Switzerland is currently not a particularly hospitable country for whistleblowers. The anti-retaliation protections provided to potential whistleblowers are relatively sparse – individuals fired from their jobs can, at best, hope to receive up to the equivalent of six months of their salary rather than reinstatement – and there are few legislative incentives in place to encourage individuals to report corruption or other forms of corporate wrongdoing. Moreover, not only are the country’s laws rather harsh when it comes to encouraging and protecting whistleblowers in the private sector, commentators have noted the “brutally hard line” that the Swiss government has taken in a number of high-profile whistleblower prosecutions.
Unfortunately, a proposed law which has passed the country’s Council of States and will be considered by its National Council, initially billed as an attempt to address ambiguities within the current whistleblower system, appears likely, if enacted, to make an already hostile climate for whistleblowers even worse.
Two components of this bill have caused commentators to view it with skepticism. First, whistleblowers must report any complaints internally before raising their concerns with the relevant authorities (a requirement waived in only a few circumstances, including when there is a risk to “life, health [or] safety” or an employer lacks a “suitable reporting system” and the employee has a “valid reason” to believe reporting internally would not result in any improvements to the situation). Following this internal report, whistleblowers are barred from communicating their concerns to outsiders if their employer possesses an adequate internal reporting system. Second, individuals may not alert the media to instances of corruption unless, after informing governmental authorities of their concerns, officials fail to provide them with a status update regarding the procedures initiated in response to their report within two weeks.
At first glance, these measures may not appear particularly problematic. After all, readers of this blog may well remember that the question of whether or not whistleblowers should be required to register their complaints internally (and the relative merits of this practice) was hotly contested after the passage of the Dodd-Frank Act in 2010. Many of the advantages which commentators have attributed to the adoption of an internal reporting mechanism in the US during the course of this debate could well be thought to apply to Switzerland. For example, proponents of this bill could argue that such measures would play a crucial role in strengthening companies’ compliance systems by preventing whistleblowers from circumventing existing internal reporting procedures and going straight to governmental authorities. Indeed, these benefits may be even more pronounced in the system created by the proposed Swiss bill, as companies have a significant incentive to adopt not simply some manner of internal compliance system but a relatively robust one at that as an effective reporting system ensures that employees will not be permitted to disclose suspected wrongdoing to the relevant authorities (unless one of the few conditions which permit employees to bypass internal reporting altogether, such as an emergency situation in which there is a risk to “life, health, safety or the environment” applies).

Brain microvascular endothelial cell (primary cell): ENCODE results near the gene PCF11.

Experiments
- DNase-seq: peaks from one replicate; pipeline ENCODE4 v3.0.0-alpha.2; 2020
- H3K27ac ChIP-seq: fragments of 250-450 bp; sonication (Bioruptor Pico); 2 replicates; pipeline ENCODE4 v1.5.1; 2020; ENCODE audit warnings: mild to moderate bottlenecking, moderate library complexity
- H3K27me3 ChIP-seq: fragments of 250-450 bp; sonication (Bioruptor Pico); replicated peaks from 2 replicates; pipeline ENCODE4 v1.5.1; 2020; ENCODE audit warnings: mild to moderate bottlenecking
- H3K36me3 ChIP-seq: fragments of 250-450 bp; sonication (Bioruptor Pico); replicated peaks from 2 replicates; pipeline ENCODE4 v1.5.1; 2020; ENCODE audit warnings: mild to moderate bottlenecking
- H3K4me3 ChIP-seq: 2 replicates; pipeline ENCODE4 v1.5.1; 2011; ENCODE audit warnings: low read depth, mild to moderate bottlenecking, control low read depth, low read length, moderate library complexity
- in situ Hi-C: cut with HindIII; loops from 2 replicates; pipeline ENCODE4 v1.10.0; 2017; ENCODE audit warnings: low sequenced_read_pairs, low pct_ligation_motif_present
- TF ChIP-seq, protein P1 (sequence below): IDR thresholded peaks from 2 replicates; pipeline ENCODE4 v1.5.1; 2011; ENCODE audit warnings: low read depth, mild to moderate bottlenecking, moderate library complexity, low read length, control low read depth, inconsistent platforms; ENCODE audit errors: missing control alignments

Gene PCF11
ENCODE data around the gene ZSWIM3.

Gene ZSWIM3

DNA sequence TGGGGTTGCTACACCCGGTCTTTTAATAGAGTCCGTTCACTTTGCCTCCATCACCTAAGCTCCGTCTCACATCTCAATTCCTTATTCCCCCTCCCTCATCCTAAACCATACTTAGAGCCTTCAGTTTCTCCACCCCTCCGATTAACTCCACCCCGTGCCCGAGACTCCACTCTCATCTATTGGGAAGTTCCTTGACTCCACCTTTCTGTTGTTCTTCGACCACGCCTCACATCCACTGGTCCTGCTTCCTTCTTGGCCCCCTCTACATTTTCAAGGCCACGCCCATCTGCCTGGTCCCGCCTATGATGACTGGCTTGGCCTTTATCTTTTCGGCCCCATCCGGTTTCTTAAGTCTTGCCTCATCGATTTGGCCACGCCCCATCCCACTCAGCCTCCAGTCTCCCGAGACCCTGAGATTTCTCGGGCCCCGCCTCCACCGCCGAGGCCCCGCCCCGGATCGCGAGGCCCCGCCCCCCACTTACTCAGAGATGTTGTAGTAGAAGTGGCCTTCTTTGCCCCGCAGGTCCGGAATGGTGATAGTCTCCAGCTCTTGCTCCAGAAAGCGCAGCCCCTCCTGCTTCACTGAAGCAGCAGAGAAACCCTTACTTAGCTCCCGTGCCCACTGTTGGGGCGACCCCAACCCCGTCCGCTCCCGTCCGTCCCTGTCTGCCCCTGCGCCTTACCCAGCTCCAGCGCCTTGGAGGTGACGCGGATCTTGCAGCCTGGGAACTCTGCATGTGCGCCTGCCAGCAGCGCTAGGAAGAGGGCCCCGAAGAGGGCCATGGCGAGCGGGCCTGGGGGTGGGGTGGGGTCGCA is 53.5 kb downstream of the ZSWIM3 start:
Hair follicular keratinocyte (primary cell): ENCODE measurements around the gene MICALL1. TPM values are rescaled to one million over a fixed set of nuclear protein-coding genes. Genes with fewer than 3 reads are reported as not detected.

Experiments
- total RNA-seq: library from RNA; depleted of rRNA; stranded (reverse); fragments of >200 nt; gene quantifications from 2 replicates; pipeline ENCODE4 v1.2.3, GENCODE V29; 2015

Moreover, the bill’s proponents might point out that Switzerland has long been considered one of the least corrupt countries in the world (falling within the top ten of Transparency International’s Corruption Perception Index for the past three years) and, as such, there may be good reason to believe that most Swiss companies are willing and able to address allegations of corruption without the involvement of public officials. Switzerland’s traditional success in combating corruption might also be invoked to explain why the proposed bill would bar whistleblowers from going to the media unless it can be shown that the Swiss government has failed to investigate their claim. After all, in a country whose anticorruption enforcement efforts are perceived as successful, it might seem to make sense that, as long as the government is investigating a whistleblower’s allegations, this individual should not be permitted to inform the public of what could, in the end, prove to be a meritless claim.